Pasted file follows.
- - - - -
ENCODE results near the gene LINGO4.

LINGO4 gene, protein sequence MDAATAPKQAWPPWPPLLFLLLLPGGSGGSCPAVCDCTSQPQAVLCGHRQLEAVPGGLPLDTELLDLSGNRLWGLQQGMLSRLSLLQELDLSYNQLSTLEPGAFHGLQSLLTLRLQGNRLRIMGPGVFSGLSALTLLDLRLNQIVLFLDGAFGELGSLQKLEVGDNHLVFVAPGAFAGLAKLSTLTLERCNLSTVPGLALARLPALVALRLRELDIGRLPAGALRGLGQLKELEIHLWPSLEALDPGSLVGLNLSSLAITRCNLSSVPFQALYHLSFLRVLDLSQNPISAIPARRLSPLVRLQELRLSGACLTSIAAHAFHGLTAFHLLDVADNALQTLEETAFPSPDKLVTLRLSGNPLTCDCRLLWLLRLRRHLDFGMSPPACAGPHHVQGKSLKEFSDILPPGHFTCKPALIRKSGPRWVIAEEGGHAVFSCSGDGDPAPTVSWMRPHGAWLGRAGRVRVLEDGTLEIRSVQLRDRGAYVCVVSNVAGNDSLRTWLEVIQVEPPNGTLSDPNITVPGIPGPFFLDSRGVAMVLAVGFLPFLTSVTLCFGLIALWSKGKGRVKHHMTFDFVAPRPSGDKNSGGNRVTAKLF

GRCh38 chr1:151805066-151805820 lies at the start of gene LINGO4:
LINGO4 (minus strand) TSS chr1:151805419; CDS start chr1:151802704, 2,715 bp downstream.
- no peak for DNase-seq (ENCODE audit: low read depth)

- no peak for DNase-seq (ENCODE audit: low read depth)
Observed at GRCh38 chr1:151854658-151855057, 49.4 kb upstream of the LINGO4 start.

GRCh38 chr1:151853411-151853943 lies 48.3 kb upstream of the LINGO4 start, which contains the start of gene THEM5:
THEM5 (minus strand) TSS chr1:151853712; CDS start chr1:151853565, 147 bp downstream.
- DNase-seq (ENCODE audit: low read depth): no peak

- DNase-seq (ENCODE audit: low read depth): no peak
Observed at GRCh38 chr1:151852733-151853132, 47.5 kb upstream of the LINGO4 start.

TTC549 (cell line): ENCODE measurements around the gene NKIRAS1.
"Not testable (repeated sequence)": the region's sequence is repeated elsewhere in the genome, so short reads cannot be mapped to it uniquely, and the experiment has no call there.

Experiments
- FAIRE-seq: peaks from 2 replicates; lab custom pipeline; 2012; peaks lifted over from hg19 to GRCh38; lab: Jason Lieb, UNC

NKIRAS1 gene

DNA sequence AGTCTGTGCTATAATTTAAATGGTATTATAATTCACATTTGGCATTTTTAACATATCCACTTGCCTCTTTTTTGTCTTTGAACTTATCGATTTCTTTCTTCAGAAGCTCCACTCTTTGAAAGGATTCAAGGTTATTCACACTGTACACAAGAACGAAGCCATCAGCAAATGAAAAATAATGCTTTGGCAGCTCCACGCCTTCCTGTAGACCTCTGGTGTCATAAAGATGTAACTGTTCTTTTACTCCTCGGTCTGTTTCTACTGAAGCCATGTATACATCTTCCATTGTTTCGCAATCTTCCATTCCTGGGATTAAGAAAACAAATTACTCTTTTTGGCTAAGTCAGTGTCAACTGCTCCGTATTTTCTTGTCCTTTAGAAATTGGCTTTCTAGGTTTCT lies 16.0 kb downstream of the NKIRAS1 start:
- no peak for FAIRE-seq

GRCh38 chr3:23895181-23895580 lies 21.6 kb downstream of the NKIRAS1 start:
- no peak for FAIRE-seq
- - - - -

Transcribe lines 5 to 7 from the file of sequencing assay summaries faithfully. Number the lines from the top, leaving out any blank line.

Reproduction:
- no peak for DNase-seq (ENCODE audit: low read depth)

- no peak for DNase-seq (ENCODE audit: low read depth)
Observed at GRCh38 chr1:151854658-151855057, 49.4 kb upstream of the LINGO4 start.